The Hawk captain quickly dispelled the High Blade’s concern. “I took the liberty of instructing one of my men to leave behind the crystal wand that had been used on the Thayan turncoat Donal. It’s Thayan design, and the blood of that slug will no doubt focus the possible blame for this little bloodbath on more easterly sources.”
“Well done, Rickman,” the High Blade complimented. “Take a seat. You have been very busy, and very productive.”
The Hawk captain bowed in thanks, and took his place across from the High Blade, adding, “and of course I have seen to the unfortunate demise of our
friend the blind wizard smith whose exceptional handiwork adorns the head of our secret guest.”
“ ’Tis a pity,” Selfaril agreed, “but there is no sense in not being careful.”
“Agreed,” Rickman acknowledged, glad that he was not being perceived as overzealous in his performance of his duties. “So what are your plans for the dispensation of your twin brother, if I might inquire, sire?”
“My twin brother,” Selfaril mused. “It’s funny. Up until just this moment I never thought of him quite that way. I mean, sure, he has to be my brother, my twin, but as far as I am concerned, he is merely my father’s other son, my rival, a challenger to my throne. Tell me Rickman, do you have any brothers?”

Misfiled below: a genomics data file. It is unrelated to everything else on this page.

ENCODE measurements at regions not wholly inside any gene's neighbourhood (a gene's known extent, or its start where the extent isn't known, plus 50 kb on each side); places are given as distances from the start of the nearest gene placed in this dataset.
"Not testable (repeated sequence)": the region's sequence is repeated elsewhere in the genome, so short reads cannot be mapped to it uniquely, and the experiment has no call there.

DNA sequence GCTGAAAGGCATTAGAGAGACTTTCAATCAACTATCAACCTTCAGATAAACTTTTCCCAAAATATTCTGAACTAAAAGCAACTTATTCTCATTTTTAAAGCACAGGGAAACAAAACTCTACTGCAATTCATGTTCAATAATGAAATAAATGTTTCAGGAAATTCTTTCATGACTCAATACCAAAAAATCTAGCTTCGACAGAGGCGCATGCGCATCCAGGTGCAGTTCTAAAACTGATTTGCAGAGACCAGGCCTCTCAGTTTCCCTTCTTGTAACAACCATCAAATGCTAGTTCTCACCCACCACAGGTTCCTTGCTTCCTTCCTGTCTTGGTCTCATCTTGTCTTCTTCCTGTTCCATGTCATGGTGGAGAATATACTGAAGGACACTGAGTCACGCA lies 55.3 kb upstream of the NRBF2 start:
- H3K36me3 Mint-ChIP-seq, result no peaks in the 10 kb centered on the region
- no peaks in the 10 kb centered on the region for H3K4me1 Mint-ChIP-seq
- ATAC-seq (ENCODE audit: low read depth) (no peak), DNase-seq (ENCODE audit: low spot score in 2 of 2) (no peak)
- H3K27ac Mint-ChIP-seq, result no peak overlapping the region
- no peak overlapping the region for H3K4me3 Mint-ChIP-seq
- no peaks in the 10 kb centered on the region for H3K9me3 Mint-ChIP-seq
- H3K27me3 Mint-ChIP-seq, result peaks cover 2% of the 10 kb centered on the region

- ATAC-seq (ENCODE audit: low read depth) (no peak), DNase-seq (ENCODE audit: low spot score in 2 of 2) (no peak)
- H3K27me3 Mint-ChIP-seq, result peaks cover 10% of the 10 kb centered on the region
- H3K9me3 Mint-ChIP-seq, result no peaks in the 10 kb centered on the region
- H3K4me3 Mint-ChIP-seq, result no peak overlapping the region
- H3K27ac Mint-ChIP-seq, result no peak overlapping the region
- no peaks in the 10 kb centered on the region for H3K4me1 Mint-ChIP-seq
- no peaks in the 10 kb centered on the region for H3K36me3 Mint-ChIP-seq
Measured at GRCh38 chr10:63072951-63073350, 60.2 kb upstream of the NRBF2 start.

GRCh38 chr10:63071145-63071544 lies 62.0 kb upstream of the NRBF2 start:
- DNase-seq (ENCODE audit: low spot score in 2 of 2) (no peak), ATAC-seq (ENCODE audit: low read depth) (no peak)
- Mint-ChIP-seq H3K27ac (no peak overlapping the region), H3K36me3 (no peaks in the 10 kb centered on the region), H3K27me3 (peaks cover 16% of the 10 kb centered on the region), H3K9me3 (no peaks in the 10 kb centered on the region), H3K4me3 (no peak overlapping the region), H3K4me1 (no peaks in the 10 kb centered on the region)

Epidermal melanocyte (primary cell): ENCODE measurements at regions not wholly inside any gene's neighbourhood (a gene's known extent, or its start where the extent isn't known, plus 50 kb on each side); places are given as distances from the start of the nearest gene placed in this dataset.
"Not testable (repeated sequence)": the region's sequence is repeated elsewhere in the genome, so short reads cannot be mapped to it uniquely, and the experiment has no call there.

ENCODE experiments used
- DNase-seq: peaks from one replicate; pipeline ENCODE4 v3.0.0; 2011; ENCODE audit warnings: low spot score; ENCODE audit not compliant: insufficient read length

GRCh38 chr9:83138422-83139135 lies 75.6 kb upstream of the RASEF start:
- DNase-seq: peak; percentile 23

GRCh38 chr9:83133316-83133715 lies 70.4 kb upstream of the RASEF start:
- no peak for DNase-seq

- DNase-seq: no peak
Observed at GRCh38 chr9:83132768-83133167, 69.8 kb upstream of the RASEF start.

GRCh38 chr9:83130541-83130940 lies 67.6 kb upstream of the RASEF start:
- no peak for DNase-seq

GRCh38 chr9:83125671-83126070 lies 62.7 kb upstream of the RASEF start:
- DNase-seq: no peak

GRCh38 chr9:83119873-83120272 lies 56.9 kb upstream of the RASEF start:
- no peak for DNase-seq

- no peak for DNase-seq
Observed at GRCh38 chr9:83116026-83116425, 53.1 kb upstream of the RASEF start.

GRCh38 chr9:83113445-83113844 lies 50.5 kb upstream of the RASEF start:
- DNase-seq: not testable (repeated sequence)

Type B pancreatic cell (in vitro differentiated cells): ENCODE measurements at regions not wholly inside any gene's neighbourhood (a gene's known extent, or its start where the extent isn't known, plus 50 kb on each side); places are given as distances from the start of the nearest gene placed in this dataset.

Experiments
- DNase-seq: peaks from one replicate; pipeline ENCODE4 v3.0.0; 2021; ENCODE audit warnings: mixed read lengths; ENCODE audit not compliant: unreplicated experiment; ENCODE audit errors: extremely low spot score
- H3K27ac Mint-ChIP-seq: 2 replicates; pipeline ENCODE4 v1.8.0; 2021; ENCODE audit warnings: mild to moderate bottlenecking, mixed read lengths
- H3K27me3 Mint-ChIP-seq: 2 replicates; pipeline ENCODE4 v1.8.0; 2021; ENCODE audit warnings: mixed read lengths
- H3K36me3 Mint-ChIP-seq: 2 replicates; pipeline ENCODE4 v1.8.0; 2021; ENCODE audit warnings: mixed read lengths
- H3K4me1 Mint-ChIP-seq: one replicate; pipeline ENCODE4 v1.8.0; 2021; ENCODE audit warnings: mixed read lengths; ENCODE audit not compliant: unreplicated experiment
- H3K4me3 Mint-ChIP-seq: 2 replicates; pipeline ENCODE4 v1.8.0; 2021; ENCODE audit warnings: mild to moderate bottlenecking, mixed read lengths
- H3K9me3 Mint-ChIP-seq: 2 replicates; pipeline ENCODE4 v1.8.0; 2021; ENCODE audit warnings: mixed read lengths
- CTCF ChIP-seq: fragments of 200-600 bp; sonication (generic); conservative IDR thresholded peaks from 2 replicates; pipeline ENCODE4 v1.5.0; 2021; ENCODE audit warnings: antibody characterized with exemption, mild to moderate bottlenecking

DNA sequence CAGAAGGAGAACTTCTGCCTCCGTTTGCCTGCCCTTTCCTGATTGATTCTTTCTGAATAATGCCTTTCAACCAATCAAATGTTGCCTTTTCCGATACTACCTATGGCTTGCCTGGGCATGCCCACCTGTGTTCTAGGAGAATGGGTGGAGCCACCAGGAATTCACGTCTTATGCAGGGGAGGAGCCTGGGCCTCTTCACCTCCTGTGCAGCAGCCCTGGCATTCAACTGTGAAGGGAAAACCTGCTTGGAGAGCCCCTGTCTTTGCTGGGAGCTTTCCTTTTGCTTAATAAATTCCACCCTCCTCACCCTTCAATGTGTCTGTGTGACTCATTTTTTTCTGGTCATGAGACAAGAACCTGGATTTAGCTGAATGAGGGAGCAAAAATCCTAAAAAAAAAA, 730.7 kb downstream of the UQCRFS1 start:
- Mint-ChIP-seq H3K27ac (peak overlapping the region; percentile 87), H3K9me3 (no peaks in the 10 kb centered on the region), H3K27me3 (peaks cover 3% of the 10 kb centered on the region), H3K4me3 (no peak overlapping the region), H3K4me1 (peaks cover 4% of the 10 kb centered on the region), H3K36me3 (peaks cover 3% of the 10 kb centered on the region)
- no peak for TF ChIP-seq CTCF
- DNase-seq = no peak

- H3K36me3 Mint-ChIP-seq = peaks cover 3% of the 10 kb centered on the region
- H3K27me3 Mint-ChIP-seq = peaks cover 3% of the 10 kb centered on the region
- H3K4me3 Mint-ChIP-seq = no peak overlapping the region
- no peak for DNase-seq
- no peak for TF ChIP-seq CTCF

“One, your majesty, but he is dead. His name was Jeremy.”
“How sad,” the High Blade replied in an unsentimental monotone.
“Not really, sire,” the Hawk corrected. “As he was the first born, he received all the privileges. That is why I entered the military. It was either there or a monastery.”
“Your loss was Mulmaster’s gain.”
“In more ways than one, sire. When father died, Jeremy inherited it all. In my then capacity as sergeant of the guards, I had him thrown in irons, charged with high treason, and executed a week later. My father’s estate was, of course, seized for the state, and I appointed myself as custodian. I was soon promoted, and it was turned over to me as my fiefdom.”
“You’re not just saying this to earn my favor, are you, Rickman?”
“I wouldn’t think of it, sire,” the Hawk said proudly. “All you have to do is check the civil records.”
“Of course,” the High Blade observed in a jesting manner, “one who has already engaged in fratricide would never stoop to falsifying civil records.”
“Of course not, your majesty,” the Hawk replied, jovially adding, “that would be against the law.”
“But of course.”
The murderers’ conversation was interrupted by the quick sounding of three chimes.
The High Blade cursed.
“It’s the Tharchioness, no doubt,” Selfaril offered. “I left strict orders with Slater—my valet—to ring me if she inquired of my whereabouts. Word has no doubt already reached her about last night’s thwarting of her plans, and she, no doubt, wants to pick my brain about what happened.”
“Do you think she suspects that we are behind what happened?”
“No more than I would suspect her of wanting to depose me,” the High Blade replied with a grin, coming to his feet. “Come with me. Let us seek out my still blushing bride, and let the game of cat and mouse begin!”